Universal Broadband Access Will Deliver a Brighter Future For All
At the Mississippi Black Chamber of Commerce, we believe that a strong minority business community benefits the entire state. That’s not just our opinion: There are about 25,000 African American owned businesses in Mississippi, and they make up 37 percent of this state’s economy. That translates into over $1.3 billion that African American owned businesses contribute to Mississippi’s economy.
More than ever in this time of economic recovery, forward progress is key. Sustainable economic growth for the state can only come when there is corresponding economic growth in the African American community. And in this digital age, job creation and innovation are fueled by technology; specifically, access to high-speed wireless Internet service.
Communities that already have access to this reliable, fast service are experiencing greater economic outcomes than those without, and the people who live in these communities have better chances for improved quality of life. Advanced communications technology brings opportunities to people, businesses, and classrooms. It means that individuals and families can get access to better health care, as well as opportunities for professional advancement, job training, telecommuting, and distance learning. For schoolchildren, this technology has the power not only to engage and inspire but also to offer chances for educational enrichment and higher education.
The professional, personal, and educational opportunities that are accessible via high-speed broadband are indeed essential benefits; however, the possibilities for economic growth that this technology delivers to the business community are even more valuable.
For a business owner, access to high-speed broadband means a chance to compete in the global marketplace, regardless of business size or location. It means a chance to improve customer outreach and support, order rare or hard-to-find merchandise and supplies, and improve efficiency and procedures. The result of access to faster service and cutting-edge technology will help more businesses become competitive in the rapidly-changing marketplace.
This is especially true when it comes to minority-owned businesses. African Americans tend to be early adopters and heavy users of wireless Internet, but they frequently have access only to substandard, inconsistent, or limited service, depending on where they live. Therefore, this community tends to benefit the most from increased access to enhanced, reliable high-speed wireless service. Likewise, African American business owners stand to gain from expanded and enhanced access, maybe even more than other groups of business owners would.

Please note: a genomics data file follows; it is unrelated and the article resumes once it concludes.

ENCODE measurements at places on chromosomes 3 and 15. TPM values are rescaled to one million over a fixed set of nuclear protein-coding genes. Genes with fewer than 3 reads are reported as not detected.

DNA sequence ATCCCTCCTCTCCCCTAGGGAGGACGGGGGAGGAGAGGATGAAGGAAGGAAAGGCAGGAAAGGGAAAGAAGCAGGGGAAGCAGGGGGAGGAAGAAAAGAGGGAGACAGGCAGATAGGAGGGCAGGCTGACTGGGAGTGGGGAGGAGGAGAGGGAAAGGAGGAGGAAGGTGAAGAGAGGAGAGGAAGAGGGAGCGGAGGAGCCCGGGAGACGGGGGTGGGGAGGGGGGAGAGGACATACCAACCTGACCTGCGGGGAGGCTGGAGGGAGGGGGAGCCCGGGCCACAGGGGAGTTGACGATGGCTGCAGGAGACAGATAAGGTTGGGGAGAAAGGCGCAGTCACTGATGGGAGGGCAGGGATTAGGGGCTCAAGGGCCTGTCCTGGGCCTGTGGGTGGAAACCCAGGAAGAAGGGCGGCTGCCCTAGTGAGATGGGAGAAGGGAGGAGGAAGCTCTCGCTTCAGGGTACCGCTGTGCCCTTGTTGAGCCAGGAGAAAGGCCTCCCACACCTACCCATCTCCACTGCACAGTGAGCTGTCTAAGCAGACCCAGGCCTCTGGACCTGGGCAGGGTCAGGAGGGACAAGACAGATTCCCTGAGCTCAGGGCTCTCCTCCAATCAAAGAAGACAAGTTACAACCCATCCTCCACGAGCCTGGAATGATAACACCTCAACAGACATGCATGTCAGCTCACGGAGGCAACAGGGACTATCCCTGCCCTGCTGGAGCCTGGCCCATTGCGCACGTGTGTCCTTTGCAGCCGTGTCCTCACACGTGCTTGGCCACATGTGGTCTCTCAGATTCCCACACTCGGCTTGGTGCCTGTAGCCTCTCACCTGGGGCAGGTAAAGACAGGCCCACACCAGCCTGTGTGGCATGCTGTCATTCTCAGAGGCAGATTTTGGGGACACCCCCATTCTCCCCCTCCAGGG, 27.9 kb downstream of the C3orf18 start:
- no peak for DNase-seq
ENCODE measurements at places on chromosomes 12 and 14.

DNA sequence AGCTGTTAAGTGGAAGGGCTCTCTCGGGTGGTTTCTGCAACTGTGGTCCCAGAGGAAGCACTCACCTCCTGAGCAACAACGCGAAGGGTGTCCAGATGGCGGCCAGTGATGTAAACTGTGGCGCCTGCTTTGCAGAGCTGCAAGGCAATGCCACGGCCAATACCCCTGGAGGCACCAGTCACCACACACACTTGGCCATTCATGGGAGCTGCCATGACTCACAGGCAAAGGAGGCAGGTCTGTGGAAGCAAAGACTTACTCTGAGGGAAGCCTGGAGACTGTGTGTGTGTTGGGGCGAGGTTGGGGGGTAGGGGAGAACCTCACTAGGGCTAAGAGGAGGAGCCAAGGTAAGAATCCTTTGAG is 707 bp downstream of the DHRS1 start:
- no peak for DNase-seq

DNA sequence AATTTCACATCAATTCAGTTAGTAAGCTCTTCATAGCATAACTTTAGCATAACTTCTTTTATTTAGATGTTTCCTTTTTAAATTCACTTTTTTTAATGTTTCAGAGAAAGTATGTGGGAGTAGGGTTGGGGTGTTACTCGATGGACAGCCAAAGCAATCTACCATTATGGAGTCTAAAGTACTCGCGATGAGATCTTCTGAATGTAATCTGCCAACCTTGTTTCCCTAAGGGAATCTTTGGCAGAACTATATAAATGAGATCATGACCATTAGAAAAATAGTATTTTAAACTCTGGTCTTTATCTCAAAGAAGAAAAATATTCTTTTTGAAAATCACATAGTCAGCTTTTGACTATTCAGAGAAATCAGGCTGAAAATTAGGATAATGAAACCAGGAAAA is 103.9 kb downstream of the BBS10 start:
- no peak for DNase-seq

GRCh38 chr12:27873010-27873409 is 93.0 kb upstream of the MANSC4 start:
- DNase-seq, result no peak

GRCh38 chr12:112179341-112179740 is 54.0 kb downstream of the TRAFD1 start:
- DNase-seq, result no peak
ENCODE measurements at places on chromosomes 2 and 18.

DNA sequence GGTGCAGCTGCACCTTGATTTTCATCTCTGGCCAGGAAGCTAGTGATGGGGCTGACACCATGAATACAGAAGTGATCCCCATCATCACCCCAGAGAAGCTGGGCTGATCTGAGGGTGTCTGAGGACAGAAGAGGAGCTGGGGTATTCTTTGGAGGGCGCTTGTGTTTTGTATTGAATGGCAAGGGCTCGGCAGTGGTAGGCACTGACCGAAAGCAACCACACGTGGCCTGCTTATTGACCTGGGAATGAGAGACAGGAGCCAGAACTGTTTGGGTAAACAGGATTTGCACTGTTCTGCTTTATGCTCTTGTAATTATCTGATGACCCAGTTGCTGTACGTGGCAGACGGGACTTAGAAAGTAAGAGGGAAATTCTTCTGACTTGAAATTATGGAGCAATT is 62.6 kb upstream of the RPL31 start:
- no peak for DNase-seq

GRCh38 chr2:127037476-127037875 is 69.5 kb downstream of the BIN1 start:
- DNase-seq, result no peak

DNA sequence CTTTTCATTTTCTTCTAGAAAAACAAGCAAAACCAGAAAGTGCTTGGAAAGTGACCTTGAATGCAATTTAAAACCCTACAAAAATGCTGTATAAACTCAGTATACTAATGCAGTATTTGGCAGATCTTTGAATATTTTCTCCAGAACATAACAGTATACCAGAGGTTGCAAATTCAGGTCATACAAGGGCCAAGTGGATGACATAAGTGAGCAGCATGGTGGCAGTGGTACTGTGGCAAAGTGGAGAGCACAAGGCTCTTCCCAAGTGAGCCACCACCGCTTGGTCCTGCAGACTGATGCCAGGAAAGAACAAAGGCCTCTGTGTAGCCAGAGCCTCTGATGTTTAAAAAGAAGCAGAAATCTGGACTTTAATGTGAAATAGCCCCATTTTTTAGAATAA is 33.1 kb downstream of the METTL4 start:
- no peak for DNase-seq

But access itself is a problem. Currently, many communities—including many minority and rural communities—do not have access to reliable, high-speed broadband service. Lack of access to this technology means that opportunities for economic growth and improved quality of life are out of reach. Universal broadband access is essential because the innovations and job creation that result benefit us all.
Recently, AT&T and T-Mobile proposed a merger of their two companies. The outcome of this merger will be near-universal access to high-speed broadband for virtually all Americans in every corner of the country, and this increased access will happen quickly and without the use of taxpayer dollars. This merger can bridge the digital divide. Currently, lack of access separates people on the basis of things like race and location. But expanding access to the next generation of wireless broadband to over 97% of the country, as this merger will do, will be a great equalizer and allow all people, businesses, and communities the opportunity to harness technology and achieve success.
Throughout the U.S., business owners are discovering that reliable, fast Internet service is an essential tool for commerce. Imagine the economic growth and new jobs that could occur if all business owners had access to this tool. Increased availability of high-speed broadband could be the key to success for minority business owners in Mississippi and in communities across the country, and this merger can quickly make that happen.
President & CEO
Mississippi Black Chamber of Commerce